I want my . . . YouTube? Well, that’s been the clarion call of video on the Web, much to MTV’s chagrin, I’m sure. MTV has been quite good about jumping on the Web video bandwagon, but surprisingly poor at translating their natural appeal to the core Web video consumer demographic. What gives? Doesn’t every 20 something naturally type MTV.com into his or her browser with little or no prompting? Apparently not.

I think the answer has to do with the social networking aspects of the Web. MTV is cool to watch after school, but it’s much cooler to have a MySpace or FaceBook page. Or maybe even cooler to have a YouTube page. These Web sites double as virtual communities, drawing hordes of 16-25 year olds, but not as a block demographic. Rather, these kids form individual communities, based on common interests, backgrounds, translation of real-world groups, and probably some random chance. MTV has mass appeal; social Web sites attract masses through individual appeal. It seems to me the later model has much greater power and stickiness.

MTV certainly seems to recognize the danger to their core business model. Their response? To splinter into 20 something sites to appeal to 20 year olds. Check out this article in AdWeek.

It seems MTV wants to target more granular demographic units, as diverse as surfer dudes and lesbians. Good idea? I’m not too sure. For one, they’re giving up on the notion of creating a portal site, which dilutes their traffic. For another, some of their micro-sites are transient. Sorry, but Laguna Beach will soon fade from the public consciousness. For sure, they gain in stickiness and higher rates for more targeted advertising. They loose by still not plugging into the social networking phenomenon.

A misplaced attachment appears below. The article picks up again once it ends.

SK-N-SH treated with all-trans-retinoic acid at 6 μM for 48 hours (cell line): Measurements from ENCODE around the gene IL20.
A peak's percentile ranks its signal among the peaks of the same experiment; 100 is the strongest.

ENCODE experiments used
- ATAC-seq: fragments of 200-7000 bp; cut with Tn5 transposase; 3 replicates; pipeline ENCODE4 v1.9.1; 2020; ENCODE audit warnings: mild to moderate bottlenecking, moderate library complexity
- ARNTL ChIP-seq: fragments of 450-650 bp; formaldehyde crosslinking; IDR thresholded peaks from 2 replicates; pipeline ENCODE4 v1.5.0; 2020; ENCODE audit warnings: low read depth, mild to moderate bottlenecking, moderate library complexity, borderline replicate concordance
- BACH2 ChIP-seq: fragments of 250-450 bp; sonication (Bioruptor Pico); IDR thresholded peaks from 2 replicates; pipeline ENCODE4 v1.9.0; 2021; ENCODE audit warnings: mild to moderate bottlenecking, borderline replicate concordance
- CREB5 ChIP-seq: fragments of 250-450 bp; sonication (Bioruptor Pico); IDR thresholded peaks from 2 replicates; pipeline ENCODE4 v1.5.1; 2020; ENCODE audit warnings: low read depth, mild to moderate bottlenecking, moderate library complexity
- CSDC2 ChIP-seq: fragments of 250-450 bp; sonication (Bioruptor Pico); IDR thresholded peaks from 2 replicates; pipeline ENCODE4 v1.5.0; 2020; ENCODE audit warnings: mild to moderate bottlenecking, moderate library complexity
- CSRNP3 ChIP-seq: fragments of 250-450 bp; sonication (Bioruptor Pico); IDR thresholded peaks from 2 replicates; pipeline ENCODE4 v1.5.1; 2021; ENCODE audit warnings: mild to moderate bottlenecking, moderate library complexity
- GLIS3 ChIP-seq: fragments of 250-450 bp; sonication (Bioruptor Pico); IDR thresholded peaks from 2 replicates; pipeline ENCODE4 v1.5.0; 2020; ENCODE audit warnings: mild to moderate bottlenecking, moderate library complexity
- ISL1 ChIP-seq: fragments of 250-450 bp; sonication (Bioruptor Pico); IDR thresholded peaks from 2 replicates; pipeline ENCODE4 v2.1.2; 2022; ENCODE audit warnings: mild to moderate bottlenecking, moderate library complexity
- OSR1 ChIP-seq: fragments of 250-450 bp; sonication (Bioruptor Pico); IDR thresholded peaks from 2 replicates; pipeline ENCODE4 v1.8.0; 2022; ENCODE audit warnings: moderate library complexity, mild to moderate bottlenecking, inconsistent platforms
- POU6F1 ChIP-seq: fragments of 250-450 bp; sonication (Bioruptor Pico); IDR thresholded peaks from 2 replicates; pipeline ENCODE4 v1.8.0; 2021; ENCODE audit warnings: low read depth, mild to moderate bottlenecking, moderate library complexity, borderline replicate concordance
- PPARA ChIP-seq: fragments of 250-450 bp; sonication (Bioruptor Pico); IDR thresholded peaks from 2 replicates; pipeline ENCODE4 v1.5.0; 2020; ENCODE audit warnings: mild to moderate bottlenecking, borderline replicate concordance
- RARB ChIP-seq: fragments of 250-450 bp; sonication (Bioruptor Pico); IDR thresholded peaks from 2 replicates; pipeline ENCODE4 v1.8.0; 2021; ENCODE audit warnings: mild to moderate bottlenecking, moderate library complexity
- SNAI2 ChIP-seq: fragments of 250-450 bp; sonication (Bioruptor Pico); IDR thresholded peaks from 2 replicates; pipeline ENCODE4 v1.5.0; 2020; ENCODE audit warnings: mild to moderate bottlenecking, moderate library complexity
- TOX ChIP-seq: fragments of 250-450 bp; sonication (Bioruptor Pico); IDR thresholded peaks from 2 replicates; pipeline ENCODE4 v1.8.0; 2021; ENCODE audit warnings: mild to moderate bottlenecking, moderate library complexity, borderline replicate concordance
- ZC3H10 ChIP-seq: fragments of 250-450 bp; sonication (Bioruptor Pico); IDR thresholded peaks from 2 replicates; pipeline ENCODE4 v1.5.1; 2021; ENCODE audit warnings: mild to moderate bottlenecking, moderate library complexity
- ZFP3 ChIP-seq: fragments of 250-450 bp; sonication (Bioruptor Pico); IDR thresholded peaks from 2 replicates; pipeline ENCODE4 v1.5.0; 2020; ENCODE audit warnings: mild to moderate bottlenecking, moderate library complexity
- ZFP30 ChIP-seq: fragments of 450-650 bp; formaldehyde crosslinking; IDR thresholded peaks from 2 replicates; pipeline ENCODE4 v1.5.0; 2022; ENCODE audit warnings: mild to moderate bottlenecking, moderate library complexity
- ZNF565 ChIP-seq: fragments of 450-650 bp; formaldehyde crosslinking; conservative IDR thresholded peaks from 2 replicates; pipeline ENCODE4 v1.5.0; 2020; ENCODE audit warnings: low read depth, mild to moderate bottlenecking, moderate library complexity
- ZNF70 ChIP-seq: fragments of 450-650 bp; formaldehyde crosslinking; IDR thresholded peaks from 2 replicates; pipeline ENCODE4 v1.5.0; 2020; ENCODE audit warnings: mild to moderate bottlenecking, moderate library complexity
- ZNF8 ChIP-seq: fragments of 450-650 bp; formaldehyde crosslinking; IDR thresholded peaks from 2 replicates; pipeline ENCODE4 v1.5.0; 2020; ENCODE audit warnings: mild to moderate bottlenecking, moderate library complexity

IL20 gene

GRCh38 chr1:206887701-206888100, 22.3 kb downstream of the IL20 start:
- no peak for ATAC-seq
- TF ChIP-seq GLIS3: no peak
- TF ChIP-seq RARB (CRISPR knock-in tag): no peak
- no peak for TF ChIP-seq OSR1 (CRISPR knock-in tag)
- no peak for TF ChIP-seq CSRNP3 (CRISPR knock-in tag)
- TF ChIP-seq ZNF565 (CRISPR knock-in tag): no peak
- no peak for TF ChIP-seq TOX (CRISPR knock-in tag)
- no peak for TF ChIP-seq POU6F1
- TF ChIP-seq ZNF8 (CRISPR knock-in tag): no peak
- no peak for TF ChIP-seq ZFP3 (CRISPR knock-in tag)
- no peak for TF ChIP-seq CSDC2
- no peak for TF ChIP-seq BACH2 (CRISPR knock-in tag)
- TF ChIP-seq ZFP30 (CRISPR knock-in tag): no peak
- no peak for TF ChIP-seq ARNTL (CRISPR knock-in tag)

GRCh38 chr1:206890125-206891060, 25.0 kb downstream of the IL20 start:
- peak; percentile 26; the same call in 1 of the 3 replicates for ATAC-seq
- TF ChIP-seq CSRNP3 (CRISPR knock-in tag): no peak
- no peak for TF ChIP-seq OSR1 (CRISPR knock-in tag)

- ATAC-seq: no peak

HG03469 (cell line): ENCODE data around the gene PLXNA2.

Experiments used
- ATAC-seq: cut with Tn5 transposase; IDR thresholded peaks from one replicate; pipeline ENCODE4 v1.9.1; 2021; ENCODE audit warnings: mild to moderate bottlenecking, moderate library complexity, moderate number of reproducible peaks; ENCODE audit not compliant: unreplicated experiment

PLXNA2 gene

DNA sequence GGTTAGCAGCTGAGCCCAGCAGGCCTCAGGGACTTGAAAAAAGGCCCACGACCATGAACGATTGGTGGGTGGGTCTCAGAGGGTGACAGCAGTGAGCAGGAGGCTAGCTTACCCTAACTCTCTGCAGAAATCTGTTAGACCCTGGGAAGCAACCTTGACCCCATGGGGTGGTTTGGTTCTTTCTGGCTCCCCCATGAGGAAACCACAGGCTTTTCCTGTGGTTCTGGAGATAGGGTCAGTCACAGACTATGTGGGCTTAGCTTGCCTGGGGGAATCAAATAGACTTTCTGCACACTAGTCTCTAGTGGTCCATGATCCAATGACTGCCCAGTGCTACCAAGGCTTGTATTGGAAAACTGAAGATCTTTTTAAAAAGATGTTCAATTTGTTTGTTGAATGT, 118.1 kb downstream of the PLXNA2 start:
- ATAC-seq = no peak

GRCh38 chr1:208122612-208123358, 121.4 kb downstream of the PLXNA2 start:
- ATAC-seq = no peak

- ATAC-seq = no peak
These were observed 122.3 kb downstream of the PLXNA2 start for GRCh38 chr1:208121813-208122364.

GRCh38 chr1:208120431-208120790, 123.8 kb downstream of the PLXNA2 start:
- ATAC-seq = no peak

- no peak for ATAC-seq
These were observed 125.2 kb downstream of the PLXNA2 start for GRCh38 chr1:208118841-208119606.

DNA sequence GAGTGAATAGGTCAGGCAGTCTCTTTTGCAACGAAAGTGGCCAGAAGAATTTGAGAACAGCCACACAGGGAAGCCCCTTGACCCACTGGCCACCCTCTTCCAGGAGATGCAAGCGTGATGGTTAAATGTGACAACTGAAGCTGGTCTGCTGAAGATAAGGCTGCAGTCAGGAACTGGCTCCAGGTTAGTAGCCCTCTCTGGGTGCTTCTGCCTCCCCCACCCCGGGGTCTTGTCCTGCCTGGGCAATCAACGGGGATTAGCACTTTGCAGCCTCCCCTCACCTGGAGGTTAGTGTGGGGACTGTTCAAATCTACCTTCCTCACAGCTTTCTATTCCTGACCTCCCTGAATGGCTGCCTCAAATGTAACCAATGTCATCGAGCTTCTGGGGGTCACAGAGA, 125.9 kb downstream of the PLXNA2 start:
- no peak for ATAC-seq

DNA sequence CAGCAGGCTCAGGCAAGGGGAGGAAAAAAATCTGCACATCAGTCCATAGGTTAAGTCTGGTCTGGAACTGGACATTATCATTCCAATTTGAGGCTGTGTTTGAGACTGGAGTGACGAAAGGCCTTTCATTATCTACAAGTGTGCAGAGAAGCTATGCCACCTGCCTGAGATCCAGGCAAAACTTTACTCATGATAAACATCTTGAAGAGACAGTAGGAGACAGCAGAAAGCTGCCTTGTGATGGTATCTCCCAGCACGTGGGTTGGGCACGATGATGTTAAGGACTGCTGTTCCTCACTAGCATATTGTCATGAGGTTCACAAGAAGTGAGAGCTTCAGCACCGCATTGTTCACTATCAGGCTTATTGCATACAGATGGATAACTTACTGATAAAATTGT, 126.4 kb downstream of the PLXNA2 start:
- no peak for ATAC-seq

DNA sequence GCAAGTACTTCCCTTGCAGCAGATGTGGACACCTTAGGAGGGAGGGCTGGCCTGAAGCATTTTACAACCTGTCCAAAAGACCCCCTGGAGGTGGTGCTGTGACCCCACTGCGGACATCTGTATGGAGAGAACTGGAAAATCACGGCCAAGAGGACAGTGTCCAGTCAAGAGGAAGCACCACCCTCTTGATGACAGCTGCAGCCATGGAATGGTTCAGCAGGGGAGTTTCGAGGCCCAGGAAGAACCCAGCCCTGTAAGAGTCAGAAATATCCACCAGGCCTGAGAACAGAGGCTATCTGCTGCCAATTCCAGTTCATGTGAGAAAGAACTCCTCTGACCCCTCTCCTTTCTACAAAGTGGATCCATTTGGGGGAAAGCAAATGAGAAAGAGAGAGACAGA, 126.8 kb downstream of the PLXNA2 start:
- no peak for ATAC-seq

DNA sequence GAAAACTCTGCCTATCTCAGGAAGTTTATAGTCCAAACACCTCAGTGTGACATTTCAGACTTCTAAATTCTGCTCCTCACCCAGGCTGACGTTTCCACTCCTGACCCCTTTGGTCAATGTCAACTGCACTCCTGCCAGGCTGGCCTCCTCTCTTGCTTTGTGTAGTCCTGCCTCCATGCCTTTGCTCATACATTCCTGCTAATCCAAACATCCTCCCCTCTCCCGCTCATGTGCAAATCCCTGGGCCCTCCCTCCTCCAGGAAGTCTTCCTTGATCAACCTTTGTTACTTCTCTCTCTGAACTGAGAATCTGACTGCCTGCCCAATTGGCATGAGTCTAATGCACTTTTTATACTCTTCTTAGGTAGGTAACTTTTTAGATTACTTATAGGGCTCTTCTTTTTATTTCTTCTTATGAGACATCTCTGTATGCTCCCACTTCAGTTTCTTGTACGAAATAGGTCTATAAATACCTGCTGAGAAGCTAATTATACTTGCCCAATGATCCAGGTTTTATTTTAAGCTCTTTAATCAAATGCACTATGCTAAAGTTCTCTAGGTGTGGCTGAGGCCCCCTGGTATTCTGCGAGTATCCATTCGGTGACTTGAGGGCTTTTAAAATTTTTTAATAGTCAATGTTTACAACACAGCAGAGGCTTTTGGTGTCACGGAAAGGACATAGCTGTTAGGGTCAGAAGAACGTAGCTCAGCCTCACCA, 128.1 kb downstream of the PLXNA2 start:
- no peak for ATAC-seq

Will they succeed? I think the answer is complicated. Yes, some of these sites will attract an audience. They may even turn a net profit on all this work. But maybe they should take the criticism of their cable channels to heart on the Web: they don’t show many music videos any longer. If they can find their core competency and return to their roots on the Web, they can quickly find an audience, and soon have Microsoft courting them to save the Zune by making MTV their music store.

A more intriguing notion is the hyper-Moby concept. What the heck do I mean by this? Well, Moby launched his latest CD by releasing a bunch of home-made, low budget videos on YouTube. Free, funky Moby tunes dominated YouTube for a week or so. It was a lot of fun. Why not find this synergy between consumer video and professional musicians on a broader basis? Offer up a creative commons license for up-and-coming musicians to link them to video makers to produce music videos. Then maybe you can have consumers vote on their favorite music videos, which would get included on an MTV Web and television show each week. Now that’d be hip and cool.